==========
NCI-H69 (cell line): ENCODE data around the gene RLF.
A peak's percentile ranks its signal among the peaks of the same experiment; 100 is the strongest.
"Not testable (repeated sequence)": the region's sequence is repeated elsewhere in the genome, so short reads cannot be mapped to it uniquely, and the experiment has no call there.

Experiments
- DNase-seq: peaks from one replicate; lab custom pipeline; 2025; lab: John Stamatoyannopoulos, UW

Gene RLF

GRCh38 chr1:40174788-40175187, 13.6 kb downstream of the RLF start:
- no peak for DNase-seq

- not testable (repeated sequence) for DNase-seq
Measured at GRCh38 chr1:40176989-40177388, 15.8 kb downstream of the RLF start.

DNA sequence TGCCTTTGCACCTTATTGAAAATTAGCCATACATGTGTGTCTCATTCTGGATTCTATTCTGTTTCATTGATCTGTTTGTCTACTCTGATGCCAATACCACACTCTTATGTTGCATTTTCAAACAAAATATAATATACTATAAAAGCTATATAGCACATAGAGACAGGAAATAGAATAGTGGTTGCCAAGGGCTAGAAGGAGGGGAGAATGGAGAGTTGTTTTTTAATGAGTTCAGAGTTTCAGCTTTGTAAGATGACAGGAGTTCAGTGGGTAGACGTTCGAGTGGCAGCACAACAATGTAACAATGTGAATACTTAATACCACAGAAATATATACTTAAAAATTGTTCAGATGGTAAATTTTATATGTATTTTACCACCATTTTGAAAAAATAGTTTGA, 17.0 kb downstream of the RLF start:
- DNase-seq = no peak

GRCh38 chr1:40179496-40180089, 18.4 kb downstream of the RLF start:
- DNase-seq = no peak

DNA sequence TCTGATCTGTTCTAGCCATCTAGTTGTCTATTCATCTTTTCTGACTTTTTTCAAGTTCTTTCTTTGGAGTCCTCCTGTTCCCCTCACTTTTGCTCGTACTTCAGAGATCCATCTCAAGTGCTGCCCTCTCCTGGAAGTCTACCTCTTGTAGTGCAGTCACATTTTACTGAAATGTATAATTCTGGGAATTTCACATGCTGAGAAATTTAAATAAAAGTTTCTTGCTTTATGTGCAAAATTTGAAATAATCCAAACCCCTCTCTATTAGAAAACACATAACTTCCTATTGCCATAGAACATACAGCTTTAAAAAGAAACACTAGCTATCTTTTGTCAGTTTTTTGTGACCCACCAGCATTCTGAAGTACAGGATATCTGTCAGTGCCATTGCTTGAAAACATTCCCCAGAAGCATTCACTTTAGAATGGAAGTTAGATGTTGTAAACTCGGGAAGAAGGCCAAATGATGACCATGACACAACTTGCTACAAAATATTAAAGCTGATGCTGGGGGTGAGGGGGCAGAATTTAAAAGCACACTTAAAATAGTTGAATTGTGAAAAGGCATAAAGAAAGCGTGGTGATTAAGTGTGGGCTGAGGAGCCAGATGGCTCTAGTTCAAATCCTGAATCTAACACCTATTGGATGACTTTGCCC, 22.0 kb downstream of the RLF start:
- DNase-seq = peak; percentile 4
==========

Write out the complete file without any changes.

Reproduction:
NCI-H69 (cell line): ENCODE data around the gene RLF.
A peak's percentile ranks its signal among the peaks of the same experiment; 100 is the strongest.
"Not testable (repeated sequence)": the region's sequence is repeated elsewhere in the genome, so short reads cannot be mapped to it uniquely, and the experiment has no call there.

Experiments
- DNase-seq: peaks from one replicate; lab custom pipeline; 2025; lab: John Stamatoyannopoulos, UW

Gene RLF

GRCh38 chr1:40174788-40175187, 13.6 kb downstream of the RLF start:
- no peak for DNase-seq

- not testable (repeated sequence) for DNase-seq
Measured at GRCh38 chr1:40176989-40177388, 15.8 kb downstream of the RLF start.

DNA sequence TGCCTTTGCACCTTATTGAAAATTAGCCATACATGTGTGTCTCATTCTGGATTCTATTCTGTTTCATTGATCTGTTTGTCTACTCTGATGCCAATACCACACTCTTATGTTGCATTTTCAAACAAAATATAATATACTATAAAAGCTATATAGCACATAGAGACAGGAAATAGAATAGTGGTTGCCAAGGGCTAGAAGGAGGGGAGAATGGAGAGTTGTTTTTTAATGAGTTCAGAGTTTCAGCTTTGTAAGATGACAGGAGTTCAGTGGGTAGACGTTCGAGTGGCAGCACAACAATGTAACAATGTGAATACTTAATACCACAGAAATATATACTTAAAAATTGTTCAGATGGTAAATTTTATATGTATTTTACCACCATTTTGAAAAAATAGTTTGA, 17.0 kb downstream of the RLF start:
- DNase-seq = no peak

GRCh38 chr1:40179496-40180089, 18.4 kb downstream of the RLF start:
- DNase-seq = no peak

DNA sequence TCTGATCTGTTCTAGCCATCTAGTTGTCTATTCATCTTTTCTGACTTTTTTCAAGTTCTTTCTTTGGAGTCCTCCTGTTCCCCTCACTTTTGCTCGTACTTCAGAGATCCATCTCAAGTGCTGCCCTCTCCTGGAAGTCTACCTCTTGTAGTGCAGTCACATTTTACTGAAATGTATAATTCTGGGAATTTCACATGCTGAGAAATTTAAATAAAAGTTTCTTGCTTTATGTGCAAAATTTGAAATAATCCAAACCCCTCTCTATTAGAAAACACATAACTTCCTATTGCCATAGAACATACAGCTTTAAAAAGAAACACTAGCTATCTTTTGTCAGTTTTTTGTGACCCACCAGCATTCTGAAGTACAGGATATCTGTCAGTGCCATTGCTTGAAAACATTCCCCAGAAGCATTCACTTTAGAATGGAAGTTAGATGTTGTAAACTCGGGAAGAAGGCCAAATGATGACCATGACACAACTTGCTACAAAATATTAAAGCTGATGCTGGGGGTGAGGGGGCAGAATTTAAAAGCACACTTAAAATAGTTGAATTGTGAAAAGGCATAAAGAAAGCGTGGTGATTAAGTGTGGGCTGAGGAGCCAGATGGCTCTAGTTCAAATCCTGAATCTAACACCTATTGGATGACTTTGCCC, 22.0 kb downstream of the RLF start:
- DNase-seq = peak; percentile 4